Wire fraud charges have become increasingly common in South Carolina and across the country, especially as more people rely on the internet or mobile messaging to find investment opportunities or market financial offerings. A wire fraud charge includes allegations of criminal fraud, intentional deception for the purpose of unlawful gain, that takes place using some form of telecommunications. The penalties for a wire fraud conviction can be harsh, and the statute of limitations may vary depending on the circumstances.
Statute of limitations may be extended
Any type of electronic communication, including the telephone, the internet, a website, email, social media posts or messaging services, may be involved in a wire fraud charge. In most cases, these allegations are based on communications that cross state or national borders, giving rise to federal criminal charges. Sentences for a conviction for wire fraud can range up to 20 years in prison and a fine of up to $250,000 for an individual or $500,000 for a corporation or organization, large penalties for white-collar crimes. While the statute of limitations for wire fraud is typically five years, that limit can rise to 10 years if the wire fraud targeted a financial institution.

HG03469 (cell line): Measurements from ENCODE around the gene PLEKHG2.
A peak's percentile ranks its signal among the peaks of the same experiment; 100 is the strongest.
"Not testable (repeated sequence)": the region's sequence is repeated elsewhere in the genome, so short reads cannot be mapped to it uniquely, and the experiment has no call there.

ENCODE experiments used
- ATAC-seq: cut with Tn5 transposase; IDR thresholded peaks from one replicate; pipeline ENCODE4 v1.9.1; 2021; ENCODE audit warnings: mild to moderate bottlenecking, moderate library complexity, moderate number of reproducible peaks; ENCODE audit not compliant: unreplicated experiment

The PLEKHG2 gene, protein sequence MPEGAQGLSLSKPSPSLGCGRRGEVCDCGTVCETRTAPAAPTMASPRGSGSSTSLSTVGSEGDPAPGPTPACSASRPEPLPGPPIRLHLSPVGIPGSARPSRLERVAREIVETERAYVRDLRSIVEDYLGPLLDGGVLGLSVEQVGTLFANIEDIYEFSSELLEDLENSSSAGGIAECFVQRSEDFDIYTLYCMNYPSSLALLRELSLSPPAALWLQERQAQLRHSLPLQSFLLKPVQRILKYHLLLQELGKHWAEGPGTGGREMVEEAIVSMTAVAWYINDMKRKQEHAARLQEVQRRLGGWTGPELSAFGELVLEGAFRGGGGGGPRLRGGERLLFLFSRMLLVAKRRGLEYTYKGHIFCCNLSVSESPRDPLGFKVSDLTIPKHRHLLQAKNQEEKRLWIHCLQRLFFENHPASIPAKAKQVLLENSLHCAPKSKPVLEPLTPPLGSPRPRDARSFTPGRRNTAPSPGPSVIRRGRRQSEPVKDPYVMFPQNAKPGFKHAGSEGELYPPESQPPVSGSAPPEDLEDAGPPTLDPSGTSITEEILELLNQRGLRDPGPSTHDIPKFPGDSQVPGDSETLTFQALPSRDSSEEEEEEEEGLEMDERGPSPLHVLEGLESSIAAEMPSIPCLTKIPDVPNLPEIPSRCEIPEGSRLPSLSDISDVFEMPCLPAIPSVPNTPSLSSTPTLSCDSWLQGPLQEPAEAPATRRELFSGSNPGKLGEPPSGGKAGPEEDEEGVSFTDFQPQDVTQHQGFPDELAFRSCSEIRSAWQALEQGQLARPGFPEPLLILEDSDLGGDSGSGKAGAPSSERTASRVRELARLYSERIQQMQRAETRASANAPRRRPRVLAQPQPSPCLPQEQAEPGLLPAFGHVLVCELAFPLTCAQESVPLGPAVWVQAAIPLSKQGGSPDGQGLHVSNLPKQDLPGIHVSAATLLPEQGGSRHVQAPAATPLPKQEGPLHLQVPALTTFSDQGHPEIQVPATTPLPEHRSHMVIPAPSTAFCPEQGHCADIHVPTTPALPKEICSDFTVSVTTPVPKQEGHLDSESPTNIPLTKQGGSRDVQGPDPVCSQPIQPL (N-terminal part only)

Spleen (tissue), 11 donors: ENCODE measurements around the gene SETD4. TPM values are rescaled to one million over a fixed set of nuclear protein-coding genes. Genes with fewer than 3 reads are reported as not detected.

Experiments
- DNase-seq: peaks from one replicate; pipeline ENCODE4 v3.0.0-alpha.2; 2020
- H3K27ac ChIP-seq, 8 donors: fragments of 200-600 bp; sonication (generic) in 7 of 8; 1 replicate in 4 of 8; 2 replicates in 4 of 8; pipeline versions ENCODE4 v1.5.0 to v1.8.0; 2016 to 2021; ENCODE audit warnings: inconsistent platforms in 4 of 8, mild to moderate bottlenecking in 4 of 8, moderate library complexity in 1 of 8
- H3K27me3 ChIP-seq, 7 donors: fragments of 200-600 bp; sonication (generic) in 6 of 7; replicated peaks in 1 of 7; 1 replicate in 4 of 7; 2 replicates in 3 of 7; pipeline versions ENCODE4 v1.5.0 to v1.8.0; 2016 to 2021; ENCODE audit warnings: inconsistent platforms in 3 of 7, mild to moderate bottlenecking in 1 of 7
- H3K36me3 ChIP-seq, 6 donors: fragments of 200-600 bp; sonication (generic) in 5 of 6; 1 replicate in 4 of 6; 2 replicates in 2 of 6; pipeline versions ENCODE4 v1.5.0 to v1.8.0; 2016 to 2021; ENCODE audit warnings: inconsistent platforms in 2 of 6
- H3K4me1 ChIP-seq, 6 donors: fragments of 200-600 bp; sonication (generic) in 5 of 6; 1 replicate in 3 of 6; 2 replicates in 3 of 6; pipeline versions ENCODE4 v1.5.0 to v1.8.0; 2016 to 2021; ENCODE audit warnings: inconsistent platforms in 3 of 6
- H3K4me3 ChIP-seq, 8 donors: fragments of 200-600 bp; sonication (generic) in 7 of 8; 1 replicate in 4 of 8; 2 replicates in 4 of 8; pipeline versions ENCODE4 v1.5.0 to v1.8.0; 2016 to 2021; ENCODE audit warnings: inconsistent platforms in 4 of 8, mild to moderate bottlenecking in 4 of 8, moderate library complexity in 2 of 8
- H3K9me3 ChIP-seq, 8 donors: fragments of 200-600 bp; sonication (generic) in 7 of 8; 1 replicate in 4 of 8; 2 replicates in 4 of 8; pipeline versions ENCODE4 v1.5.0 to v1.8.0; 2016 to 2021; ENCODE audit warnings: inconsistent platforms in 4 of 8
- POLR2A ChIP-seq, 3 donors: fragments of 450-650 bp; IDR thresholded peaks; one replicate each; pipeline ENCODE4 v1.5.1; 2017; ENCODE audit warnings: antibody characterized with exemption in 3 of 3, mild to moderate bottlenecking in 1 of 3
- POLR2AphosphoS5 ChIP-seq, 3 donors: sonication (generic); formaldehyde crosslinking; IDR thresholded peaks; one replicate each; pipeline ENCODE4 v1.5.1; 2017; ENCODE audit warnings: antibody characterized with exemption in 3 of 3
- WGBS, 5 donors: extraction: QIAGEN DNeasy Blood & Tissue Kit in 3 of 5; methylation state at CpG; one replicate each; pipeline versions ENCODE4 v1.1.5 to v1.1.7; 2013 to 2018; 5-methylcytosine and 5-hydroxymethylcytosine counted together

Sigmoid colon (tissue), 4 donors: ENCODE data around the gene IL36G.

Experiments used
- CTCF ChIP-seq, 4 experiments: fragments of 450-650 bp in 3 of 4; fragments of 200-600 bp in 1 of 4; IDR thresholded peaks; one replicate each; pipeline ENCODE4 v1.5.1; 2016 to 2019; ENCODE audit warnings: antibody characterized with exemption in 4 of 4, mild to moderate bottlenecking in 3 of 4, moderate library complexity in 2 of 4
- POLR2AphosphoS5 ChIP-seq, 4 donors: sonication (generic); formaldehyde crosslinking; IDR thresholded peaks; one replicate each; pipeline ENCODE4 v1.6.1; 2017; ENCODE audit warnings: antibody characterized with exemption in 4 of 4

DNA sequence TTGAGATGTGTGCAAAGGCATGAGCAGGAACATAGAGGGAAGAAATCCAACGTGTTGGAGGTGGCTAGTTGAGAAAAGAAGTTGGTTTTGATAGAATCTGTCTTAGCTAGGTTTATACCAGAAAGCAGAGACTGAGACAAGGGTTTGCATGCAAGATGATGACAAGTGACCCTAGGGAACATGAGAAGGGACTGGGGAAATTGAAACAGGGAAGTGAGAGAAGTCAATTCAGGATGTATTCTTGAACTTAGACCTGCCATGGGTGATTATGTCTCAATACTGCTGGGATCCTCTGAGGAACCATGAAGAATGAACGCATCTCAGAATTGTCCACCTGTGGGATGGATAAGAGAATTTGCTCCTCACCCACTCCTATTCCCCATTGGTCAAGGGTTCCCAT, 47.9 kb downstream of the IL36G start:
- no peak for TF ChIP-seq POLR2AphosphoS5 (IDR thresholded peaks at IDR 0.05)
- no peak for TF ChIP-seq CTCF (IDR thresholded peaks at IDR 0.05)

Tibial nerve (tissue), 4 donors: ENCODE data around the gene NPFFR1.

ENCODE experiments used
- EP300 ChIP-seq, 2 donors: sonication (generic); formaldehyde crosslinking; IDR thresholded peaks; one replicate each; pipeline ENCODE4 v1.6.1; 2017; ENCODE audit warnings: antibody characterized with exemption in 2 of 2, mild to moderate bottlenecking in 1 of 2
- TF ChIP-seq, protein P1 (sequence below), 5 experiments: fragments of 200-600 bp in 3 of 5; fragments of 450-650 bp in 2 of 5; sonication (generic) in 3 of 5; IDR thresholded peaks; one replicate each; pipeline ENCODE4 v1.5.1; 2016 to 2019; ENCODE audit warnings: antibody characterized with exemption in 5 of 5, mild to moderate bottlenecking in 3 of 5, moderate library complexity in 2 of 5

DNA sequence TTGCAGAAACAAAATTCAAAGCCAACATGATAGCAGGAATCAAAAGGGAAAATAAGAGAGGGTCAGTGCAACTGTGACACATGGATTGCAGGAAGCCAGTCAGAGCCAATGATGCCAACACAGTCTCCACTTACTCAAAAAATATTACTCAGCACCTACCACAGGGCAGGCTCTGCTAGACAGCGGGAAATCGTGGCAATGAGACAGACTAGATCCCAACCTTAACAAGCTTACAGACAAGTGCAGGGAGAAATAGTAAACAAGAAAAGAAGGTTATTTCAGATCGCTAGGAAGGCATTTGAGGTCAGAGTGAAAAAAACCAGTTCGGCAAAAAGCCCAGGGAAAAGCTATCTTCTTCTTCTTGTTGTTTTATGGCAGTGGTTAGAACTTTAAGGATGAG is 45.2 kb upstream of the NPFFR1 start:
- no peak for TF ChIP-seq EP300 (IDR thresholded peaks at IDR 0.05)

Sentences may also face enhancement
Because wire fraud cases are often complex, people or businesses may be under investigation for these charges long before a case is filed. Not everyone convicted of wire fraud personally sent one of the fraudulent communications or succeeded in convincing someone to participate in a scheme. Prosecutors may focus on showing an intent to defraud or knowledge of others’ fraudulent messages.
Sentences in wire fraud cases can also face enhancement in cases where defendants are accused of targeting a financial institution. These enhancements also apply in cases related to a state of emergency declared by the President. In these cases, people convicted may receive a prison sentence of up to 30 years and fines may reach $1 million.